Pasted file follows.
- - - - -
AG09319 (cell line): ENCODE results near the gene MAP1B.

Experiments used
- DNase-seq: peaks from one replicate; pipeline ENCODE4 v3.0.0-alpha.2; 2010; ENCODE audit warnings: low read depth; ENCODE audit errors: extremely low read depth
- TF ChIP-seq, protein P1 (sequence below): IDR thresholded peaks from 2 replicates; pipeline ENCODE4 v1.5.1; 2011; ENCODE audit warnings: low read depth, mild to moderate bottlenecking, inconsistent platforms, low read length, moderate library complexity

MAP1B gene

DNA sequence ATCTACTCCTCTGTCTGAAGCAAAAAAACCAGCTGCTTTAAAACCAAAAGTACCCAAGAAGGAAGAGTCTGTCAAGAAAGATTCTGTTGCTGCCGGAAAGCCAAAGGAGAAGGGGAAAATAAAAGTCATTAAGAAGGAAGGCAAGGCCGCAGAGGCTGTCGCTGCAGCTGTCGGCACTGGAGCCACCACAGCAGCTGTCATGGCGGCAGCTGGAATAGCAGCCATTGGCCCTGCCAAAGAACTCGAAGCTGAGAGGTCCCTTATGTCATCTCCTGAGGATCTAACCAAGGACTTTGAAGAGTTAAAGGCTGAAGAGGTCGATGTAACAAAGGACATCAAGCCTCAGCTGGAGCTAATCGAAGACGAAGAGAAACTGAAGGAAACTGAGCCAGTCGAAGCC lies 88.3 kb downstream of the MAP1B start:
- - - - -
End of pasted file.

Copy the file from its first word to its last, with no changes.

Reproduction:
AG09319 (cell line): ENCODE results near the gene MAP1B.

Experiments used
- DNase-seq: peaks from one replicate; pipeline ENCODE4 v3.0.0-alpha.2; 2010; ENCODE audit warnings: low read depth; ENCODE audit errors: extremely low read depth
- TF ChIP-seq, protein P1 (sequence below): IDR thresholded peaks from 2 replicates; pipeline ENCODE4 v1.5.1; 2011; ENCODE audit warnings: low read depth, mild to moderate bottlenecking, inconsistent platforms, low read length, moderate library complexity

MAP1B gene

DNA sequence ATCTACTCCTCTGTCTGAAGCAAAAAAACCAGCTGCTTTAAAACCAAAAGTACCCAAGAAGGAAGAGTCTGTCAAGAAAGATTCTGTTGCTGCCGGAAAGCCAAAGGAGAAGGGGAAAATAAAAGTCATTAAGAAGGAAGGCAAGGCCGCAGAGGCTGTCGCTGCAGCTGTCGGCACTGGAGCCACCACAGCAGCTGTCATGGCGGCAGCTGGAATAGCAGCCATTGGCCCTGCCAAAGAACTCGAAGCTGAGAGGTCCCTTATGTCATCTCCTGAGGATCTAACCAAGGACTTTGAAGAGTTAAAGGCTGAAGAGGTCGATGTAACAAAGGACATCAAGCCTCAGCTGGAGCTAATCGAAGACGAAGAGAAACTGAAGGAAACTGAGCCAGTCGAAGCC lies 88.3 kb downstream of the MAP1B start: